My Lords, I join all noble Lords in saying that I very much look forward to the early return of my noble friend Lord Carrington of Fulham and, indeed, the noble Baroness, Lady Bakewell of Hardington Mandeville, for later stages.

My noble friend’s amendments intend to allow pre-1918 ivory objects to be bought, sold and hired within the United Kingdom, regardless of whether they meet one of the exemptions. Indeed, my noble friend—and this has been raised already—used words such as “confiscation” and “loss of ownership”. These measures precisely do not affect the right to own, gift, inherit or bequeath ivory. They are precisely not for that purpose.

As this is the beginning of Committee stage, I reiterate the overriding purpose of this Bill. Its intention—and the noble Lord, Lord Clement-Jones, also made this clear—is to introduce one of the strongest ivory bans in the world, with narrow and limited exemptions, to curtail the demand for ivory that currently threatens the elephant with extinction. As your Lordships know—a number of noble Lords have referred in different ways to the public consultation—there is overwhelming public support for this ban. I say to my noble friend in particular that we have worked extensively with conservation NGOs, the arts and antiques sector, and musician and museum sectors to help shape this Bill, and we believe it is a proportionate response.

The exemptions outlined in the Bill have been included to allow limited dealings in ivory to continue where they are unlikely to contribute to the poaching of elephants. To allow all pre-1918 ivory items to be bought, sold and hired, regardless of whether they meet one of the exemptions, would significantly undermine the aim of the Bill and the carefully balanced package of exemptions. My noble friend is, of course, conversant with Clause 2, which we will address in more detail later. We have specifically created an exemption so that pre-1918 ivory items that are of outstandingly high artistic, cultural or historical value, and which are the rarest and most important examples of their type, can continue to be traded.

I suggest to my noble friend that his other amendment concerns the offences of buying or hiring ivory as the owner within the UK only. Subsection (4)(b) concerns selling and hiring ivory as the lender both in and outside of the United Kingdom. My noble friend and my noble friend Lord De Mauley have raised a number of issues about the antiques sector. A 2016 report by TRAFFIC, the wildlife monitoring network, on the UK’s domestic ivory trade, showed that consumers of UK antique ivory are increasingly from Asia, particularly China, Japan and Hong Kong. This constitutes a change since the last UK ivory market report in 2004, which found that most buyers were from Europe and the United States. This worrying shift demonstrates that the UK antique ivory market is increasingly connected to the Far East, where the demand for ivory is highest, further fuelling the demand for ivory, and its social acceptability.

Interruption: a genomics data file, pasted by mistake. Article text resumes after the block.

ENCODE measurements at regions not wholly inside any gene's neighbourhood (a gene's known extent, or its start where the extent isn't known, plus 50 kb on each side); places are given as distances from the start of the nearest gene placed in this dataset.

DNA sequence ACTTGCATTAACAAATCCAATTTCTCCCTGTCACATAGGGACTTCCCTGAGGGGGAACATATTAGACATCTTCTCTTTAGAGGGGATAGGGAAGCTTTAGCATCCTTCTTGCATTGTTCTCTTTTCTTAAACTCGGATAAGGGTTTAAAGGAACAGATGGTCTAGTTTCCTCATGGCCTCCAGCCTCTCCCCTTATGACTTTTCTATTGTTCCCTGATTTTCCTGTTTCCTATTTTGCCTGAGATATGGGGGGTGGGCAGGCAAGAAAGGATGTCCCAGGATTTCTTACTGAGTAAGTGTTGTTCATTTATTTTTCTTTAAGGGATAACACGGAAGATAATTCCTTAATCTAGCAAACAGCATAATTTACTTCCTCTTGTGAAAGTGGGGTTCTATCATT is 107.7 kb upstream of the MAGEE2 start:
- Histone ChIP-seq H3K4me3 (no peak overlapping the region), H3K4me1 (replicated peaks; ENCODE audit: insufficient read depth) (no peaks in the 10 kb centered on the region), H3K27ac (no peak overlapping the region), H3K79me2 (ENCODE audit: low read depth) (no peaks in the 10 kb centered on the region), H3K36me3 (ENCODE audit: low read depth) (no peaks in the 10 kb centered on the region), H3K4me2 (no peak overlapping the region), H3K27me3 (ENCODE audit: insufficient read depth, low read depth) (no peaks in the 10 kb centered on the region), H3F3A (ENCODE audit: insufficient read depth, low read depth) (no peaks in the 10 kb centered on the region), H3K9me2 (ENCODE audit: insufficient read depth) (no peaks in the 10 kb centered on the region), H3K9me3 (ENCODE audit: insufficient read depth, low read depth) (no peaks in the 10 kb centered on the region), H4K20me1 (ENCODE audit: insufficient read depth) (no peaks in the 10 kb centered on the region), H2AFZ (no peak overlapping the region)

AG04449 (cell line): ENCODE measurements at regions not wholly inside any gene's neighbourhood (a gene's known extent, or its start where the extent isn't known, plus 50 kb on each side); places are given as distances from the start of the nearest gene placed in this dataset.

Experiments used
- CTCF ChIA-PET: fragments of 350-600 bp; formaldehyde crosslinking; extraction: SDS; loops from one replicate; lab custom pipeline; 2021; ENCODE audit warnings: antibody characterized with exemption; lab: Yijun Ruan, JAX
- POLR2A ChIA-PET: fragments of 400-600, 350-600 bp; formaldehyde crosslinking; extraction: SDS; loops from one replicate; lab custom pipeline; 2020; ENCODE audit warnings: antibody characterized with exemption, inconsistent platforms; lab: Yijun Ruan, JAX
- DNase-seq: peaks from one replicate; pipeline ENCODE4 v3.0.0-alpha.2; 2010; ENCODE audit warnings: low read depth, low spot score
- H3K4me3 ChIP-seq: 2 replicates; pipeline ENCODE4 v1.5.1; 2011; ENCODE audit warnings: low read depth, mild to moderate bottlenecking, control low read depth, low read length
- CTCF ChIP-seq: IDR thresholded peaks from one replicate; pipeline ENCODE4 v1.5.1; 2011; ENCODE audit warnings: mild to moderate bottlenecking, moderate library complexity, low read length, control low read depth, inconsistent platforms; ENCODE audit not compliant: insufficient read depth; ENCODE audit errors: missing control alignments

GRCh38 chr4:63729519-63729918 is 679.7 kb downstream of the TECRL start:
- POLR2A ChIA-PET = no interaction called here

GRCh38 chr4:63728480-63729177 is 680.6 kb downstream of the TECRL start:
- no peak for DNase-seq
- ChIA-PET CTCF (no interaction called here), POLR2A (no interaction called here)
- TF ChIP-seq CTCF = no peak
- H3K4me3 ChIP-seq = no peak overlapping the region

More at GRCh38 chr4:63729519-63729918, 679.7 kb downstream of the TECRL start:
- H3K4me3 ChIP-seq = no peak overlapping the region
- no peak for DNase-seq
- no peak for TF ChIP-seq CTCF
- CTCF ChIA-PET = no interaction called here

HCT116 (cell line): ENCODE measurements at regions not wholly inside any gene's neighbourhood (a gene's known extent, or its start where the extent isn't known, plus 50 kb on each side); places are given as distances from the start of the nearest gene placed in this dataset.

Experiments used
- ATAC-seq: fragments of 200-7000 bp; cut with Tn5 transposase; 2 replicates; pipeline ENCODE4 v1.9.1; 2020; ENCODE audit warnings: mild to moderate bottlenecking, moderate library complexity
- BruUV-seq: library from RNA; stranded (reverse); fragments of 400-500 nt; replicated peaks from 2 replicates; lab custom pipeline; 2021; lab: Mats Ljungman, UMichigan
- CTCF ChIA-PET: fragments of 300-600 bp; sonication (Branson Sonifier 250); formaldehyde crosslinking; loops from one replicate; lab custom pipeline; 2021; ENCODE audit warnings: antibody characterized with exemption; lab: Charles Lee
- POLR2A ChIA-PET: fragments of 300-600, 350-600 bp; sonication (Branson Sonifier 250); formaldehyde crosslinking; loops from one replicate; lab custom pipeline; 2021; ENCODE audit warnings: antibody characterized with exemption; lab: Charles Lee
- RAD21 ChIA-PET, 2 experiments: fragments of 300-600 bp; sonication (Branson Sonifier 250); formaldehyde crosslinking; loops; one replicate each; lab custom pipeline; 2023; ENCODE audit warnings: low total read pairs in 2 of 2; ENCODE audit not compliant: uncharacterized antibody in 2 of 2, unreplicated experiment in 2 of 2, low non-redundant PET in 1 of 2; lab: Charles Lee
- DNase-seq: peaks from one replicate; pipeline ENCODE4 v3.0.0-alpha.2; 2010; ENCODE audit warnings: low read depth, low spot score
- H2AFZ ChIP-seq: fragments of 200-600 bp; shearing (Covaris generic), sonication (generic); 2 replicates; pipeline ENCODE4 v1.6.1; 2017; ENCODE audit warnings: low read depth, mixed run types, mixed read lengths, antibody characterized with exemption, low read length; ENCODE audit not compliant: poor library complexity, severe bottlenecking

I also want to refer to a point in the discussion between the noble Baroness, Lady Jones of Whitchurch, and my noble friend Lord Cormack. As I mentioned at Second Reading, the 2010 report from the United Nations Office on Drugs and Crime concluded:

“The trade in illicit ivory is only lucrative because there is a parallel licit supply”.

This is precisely why we are having to introduce a ban, with only tightly drawn exemptions that are unlikely to continue to fuel the illegal trade and poaching of elephants. To allow all pre-1918 ivory items to be traded would further perpetuate the demand for ivory and undermine the effectiveness of the ban. I agree with what the noble Baroness, Lady Jones of Whitchurch, and the noble Lord, Lord Clement-Jones, said: we have got to bear down on the situation in which 20,000 elephants a year are being slaughtered. We saw only last week reports from Botswana of this slaughter continuing, and the status quo at the moment is simply not acceptable. This country has to lead. We have a responsibility to lead. We are one of the world’s largest exporters of ivory and we must act. So, for the reasons I have given, I am not able to support my noble friend’s amendment and I respectfully ask him to withdraw it.